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Publication numberUS7830208 B2
Publication typeGrant
Application numberUS 12/233,307
Publication dateNov 9, 2010
Filing dateSep 18, 2008
Priority dateSep 18, 2008
Fee statusPaid
Also published asUS20100066454
Publication number12233307, 233307, US 7830208 B2, US 7830208B2, US-B2-7830208, US7830208 B2, US7830208B2
InventorsZhenqiang Ma, Guogong Wang, Guoxuan Qin
Original AssigneeWisconsin Alumni Research Foundation
Export CitationBiBTeX, EndNote, RefMan
External Links: USPTO, USPTO Assignment, Espacenet
High-power common-base amplifier employing current source output bias
US 7830208 B2
Abstract
A common-base amplifier for a bipolar junction transistor or a heterojunction bipolar transistor employs an active current source output biasing to provide for improved power output in a power saturation region providing increased power for a given transistor area such as may be advantageous in mobile radio transmitters or the like.
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Claims(16)
1. A common-base transistor amplifier comprising:
a bipolar junction transistor (BJT) receiving an input signal at an emitter of the transistor and providing an output signal at a collector of the transistor, the output signal having amplified power with respect to the input signal, and having a base of the transistor substantially at a signal ground;
an active current source circuit providing a source of substantially constant current to the collector; and
a bias circuit providing a bias current to the emitter;
wherein the active current source is a transistor current mirror.
2. The common-base bipolar junction transistor amplifier of claim 1 wherein the bias circuit is an active current source circuit providing a source of substantially constant current to the emitter.
3. The common-base bipolar junction transistor amplifier of claim 1 wherein the bipolar junction transistor is a heterojunction bipolar transistor (HBT).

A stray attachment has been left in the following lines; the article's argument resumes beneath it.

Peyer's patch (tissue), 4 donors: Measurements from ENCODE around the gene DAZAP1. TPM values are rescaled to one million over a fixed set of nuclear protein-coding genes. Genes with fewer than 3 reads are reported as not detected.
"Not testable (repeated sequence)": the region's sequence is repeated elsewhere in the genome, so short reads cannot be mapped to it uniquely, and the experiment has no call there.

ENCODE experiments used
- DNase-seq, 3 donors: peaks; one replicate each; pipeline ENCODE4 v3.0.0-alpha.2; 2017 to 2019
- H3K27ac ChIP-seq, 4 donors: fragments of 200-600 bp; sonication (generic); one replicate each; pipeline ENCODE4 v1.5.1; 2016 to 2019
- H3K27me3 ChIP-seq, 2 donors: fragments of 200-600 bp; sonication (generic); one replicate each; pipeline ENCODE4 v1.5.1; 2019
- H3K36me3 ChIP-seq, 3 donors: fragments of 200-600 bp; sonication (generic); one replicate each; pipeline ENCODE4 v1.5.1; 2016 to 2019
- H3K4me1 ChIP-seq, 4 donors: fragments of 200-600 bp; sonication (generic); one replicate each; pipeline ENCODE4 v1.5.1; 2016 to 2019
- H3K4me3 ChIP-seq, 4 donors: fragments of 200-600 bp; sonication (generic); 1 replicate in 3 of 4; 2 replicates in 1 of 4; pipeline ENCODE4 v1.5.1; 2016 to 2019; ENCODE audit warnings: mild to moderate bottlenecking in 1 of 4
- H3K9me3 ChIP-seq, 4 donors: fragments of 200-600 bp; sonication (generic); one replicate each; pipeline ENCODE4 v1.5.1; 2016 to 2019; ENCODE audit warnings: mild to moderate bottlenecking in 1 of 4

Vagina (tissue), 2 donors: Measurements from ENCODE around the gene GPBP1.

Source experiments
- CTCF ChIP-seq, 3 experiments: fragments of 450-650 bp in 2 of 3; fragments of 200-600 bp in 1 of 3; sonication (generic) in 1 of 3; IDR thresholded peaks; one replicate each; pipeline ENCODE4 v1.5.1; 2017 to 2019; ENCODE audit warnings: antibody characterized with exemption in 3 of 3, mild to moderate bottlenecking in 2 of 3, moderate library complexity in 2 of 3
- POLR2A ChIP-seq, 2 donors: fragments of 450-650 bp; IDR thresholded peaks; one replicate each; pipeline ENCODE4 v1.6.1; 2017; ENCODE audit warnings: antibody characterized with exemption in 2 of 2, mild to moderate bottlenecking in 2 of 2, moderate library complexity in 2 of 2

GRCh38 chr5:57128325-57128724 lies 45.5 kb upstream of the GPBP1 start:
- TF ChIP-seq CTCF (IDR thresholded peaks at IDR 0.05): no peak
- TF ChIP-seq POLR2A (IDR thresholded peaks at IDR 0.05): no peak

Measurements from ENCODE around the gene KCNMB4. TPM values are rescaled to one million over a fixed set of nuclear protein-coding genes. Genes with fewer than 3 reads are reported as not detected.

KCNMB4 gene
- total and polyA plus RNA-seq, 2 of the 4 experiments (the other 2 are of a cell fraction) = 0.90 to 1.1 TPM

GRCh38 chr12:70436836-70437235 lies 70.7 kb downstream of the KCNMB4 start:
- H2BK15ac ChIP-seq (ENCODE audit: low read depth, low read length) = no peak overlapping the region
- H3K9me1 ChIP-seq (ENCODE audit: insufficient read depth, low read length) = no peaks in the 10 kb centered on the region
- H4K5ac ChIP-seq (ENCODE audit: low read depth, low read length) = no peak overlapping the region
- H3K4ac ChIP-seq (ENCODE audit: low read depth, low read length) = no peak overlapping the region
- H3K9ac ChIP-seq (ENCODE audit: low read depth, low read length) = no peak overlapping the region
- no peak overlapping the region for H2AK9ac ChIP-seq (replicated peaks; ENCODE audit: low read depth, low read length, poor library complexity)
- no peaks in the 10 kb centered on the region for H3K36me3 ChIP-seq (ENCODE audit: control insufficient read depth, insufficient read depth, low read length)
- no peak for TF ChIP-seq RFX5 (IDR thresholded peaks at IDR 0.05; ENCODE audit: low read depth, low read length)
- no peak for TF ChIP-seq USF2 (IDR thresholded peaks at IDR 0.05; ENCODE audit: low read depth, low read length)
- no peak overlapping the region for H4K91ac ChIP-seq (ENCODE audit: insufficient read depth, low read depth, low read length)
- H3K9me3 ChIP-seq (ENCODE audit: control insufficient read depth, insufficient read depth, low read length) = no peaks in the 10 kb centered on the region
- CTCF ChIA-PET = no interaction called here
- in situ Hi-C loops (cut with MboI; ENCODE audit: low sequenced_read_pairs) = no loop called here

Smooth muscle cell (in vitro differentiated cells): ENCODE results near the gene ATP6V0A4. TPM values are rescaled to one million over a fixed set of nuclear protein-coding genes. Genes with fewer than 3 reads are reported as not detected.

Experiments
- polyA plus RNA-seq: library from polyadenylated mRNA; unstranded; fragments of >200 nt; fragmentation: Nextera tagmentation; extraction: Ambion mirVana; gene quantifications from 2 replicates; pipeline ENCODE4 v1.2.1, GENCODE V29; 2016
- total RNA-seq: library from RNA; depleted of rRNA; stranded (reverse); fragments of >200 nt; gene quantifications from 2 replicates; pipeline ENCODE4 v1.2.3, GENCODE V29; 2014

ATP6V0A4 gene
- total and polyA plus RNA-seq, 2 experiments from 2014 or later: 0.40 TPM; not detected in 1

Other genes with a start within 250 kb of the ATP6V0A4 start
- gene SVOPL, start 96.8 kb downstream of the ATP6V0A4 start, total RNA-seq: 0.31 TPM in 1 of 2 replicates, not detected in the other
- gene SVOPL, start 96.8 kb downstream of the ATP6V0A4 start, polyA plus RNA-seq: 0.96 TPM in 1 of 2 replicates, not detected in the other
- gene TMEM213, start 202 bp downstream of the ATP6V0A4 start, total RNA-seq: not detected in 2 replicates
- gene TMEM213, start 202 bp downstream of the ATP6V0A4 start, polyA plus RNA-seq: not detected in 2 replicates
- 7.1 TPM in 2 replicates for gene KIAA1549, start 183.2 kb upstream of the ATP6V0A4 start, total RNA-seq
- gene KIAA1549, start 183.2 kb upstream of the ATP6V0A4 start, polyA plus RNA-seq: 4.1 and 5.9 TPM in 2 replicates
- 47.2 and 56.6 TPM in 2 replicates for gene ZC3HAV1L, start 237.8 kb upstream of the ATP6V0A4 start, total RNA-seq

4. The common-base bipolar junction transistor amplifier of claim 1 wherein the active current source is constructed of bipolar transistors.
5. The common-base bipolar junction transistor amplifier of claim 1 wherein the active current source is constructed of FET transistors.
6. The common-base bipolar junction transistor amplifier of claim 1 wherein the input signal is in excess of 100,000 Hz.
7. The common-base bipolar junction transistor amplifier of claim 1 wherein the HBT transistor is an NPN transistor.
8. The common-base bipolar junction transistor amplifier of claim 1 wherein the HBT transistor is a PNP transistor.
9. A battery powered radio transmitter comprising:
a low-power radio frequency generation circuit for encoding information on a radio frequency signal;
a power amplifier receiving the radio frequency signal to communicate power to an antenna, the power amplifier having:
(a) at least one bipolar junction transistor (BJT) receiving an input signal at an emitter of the transistor and providing an output signal at the collector of the transistor, the output signal having amplified power with respect to the input signal, and having a base of the transistor substantially at a signal ground;
(b) an active current source circuit providing a source of substantially constant current to the collector; and
(c) a bias circuit providing a bias current to the emitter;
wherein the active current source is a transistor current mirror.
10. The radio transmitter of claim 9 wherein the bias circuit is an active current source circuit providing a source of substantially constant current to the emitter.
11. The radio transmitter of claim 9 wherein the bipolar junction transistor is a heterojunction bipolar transistor.
12. The radio transmitter of claim 9 wherein the active current source is constructed of bipolar transistors.
13. The radio transmitter of claim 9 wherein the active current source is connected FET transistors.